How to Deal with Tiny White Bugs on Orchid?

If tiny white bugs on your orchid have caught your eyes, you may be wondering what they are. You may also be worried about their impact on your orchids. And rightfully so.

Like other houseplants, orchids too are exposed to the harmful effects of houseplant pests.

Once an infestation gets large enough, its effects on your orchid can be devastating.

This is why it’s important to identify these pests and get rid of them soon to prevent considerable damage to your orchids.

In today’s article, I’ll help you identify the pest that’s feeding on your orchid and give you tips on how to fight and prevent an infestation.

What are These Small White Bugs?

So, first things first — what pests are we talking about?

The white bugs you’re worried about are mealybugs.

With yellowish-white or white-grey oval bodies and filaments on the sides, these insects will happily snack on all parts of your orchids, but they’re most commonly found on the underside of leaves, roots and pseudobulbs.

They even hide deep in the potting media, making their eradication especially difficult. Along with scale insects, mealybugs are one of the hardest to control pests in houseplants.

But don’t despair. There are a couple of great home-made hacks and commercially available insecticides that will send these bugs running from your orchids.

How to Get Rid of Mealybugs on Orchids?

Outdoors, mealybugs can be better controlled given that several predatory insects that feed on them can lend a helping hand. Such insects include wasps and lady beetles.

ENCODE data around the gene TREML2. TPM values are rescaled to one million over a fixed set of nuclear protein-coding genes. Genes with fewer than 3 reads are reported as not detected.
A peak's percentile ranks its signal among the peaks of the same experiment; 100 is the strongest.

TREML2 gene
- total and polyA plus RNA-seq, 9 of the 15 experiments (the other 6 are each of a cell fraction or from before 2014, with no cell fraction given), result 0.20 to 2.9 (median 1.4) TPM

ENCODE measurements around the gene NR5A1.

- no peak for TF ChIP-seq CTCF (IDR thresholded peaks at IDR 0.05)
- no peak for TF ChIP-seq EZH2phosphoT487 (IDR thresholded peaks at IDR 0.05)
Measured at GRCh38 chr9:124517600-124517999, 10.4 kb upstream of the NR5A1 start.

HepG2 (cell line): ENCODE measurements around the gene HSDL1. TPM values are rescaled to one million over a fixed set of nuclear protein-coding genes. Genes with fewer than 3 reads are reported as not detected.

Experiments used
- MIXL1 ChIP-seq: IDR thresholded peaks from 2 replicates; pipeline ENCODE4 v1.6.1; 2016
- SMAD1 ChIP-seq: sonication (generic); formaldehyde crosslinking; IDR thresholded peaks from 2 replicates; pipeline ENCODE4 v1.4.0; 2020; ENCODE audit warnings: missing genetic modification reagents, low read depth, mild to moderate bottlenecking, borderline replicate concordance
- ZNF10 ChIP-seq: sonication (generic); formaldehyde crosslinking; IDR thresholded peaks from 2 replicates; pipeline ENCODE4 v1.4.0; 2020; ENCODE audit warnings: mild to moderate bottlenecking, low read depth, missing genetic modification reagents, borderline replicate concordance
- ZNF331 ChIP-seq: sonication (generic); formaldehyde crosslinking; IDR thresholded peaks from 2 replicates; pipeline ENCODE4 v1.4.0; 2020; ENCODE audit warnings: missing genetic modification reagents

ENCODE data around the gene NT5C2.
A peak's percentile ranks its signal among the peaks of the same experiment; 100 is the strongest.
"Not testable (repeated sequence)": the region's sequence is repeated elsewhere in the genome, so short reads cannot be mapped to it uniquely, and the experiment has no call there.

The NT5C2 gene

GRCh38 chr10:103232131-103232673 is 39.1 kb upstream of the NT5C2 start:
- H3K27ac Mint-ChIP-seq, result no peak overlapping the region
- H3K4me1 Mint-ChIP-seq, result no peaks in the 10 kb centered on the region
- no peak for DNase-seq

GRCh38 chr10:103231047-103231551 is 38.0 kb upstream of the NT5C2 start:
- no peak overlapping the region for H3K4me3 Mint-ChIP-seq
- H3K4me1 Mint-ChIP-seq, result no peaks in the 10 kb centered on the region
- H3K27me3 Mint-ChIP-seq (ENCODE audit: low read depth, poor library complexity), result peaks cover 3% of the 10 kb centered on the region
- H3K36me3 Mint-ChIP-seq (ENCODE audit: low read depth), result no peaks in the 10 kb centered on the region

Indoors, their control rests entirely on you. It’s important to act as soon as you first notice the signs of an infestation, otherwise there’s a risk of them migrating to your other houseplants.

Also, whichever of the remedies below you choose to apply, be advised that repeat treatment every 10-14 days will be required to definitively remove all generations of mealybugs currently setting up shop on your orchids.

Here are a few mealybug treatments that work:

– Rubbing Alcohol

Use cotton swabs or cotton balls daubed into 70% isopropyl alcohol to wipe down the leaves of your orchid and kill off any mealybugs that may reside there.

You can also use rubbing alcohol as a spray to spray down your orchid. Don’t use other types of alcohols (e.g. ethanol) as they can penetrate the tissue of the plant and damage it.

Use 1 part water, 1 part isopropyl alcohol and mix in a teaspoon of liquid soap to act as a surfactant.

– Neem Oil

Neem oil and other horticultural or mineral oils will also help to suppress an infestation. Neem oil can also be applied preventively. Mix neem oil with water and a plant-safe detergent and spray your orchids with this mixture.

– Insecticidal Soaps

Insecticidal soaps are also a great way to get rid of mealybugs. These soaps usually contain synthetic pyrethrin, which is combined with a plant-safe detergent to act as a surfactant.

It’s important to follow the instructions on the label of your product of choice to prevent damage to your orchid. Used in excess, these insecticidal soaps can harm tender tissues on your plant.

One insecticidal soap that I routinely use for most of my household plants is the Natria Insecticidal Soap which is labeled as an organic miticide.